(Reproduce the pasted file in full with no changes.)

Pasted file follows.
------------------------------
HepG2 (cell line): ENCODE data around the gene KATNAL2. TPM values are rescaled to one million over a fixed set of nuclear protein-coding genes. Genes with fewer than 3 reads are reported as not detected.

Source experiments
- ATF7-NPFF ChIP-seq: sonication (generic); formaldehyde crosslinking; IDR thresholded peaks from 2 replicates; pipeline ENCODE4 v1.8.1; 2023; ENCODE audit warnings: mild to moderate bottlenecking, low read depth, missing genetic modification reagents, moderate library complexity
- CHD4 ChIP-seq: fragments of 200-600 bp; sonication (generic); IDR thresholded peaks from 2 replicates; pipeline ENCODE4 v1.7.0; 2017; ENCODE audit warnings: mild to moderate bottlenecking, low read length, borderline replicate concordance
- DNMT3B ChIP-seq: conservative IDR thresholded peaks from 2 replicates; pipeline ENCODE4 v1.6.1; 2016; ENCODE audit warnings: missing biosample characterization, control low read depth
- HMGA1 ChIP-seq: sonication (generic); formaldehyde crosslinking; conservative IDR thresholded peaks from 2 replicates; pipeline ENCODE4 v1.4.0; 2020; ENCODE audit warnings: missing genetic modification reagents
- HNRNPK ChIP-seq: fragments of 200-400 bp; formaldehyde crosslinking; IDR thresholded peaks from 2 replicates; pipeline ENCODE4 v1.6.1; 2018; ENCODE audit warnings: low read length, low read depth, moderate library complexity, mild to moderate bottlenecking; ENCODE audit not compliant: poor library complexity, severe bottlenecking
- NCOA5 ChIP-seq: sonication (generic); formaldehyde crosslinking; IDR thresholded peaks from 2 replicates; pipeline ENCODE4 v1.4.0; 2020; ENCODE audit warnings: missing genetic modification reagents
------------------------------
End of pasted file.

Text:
HepG2 (cell line): ENCODE data around the gene KATNAL2. TPM values are rescaled to one million over a fixed set of nuclear protein-coding genes. Genes with fewer than 3 reads are reported as not detected.

Source experiments
- ATF7-NPFF ChIP-seq: sonication (generic); formaldehyde crosslinking; IDR thresholded peaks from 2 replicates; pipeline ENCODE4 v1.8.1; 2023; ENCODE audit warnings: mild to moderate bottlenecking, low read depth, missing genetic modification reagents, moderate library complexity
- CHD4 ChIP-seq: fragments of 200-600 bp; sonication (generic); IDR thresholded peaks from 2 replicates; pipeline ENCODE4 v1.7.0; 2017; ENCODE audit warnings: mild to moderate bottlenecking, low read length, borderline replicate concordance
- DNMT3B ChIP-seq: conservative IDR thresholded peaks from 2 replicates; pipeline ENCODE4 v1.6.1; 2016; ENCODE audit warnings: missing biosample characterization, control low read depth
- HMGA1 ChIP-seq: sonication (generic); formaldehyde crosslinking; conservative IDR thresholded peaks from 2 replicates; pipeline ENCODE4 v1.4.0; 2020; ENCODE audit warnings: missing genetic modification reagents
- HNRNPK ChIP-seq: fragments of 200-400 bp; formaldehyde crosslinking; IDR thresholded peaks from 2 replicates; pipeline ENCODE4 v1.6.1; 2018; ENCODE audit warnings: low read length, low read depth, moderate library complexity, mild to moderate bottlenecking; ENCODE audit not compliant: poor library complexity, severe bottlenecking
- NCOA5 ChIP-seq: sonication (generic); formaldehyde crosslinking; IDR thresholded peaks from 2 replicates; pipeline ENCODE4 v1.4.0; 2020; ENCODE audit warnings: missing genetic modification reagents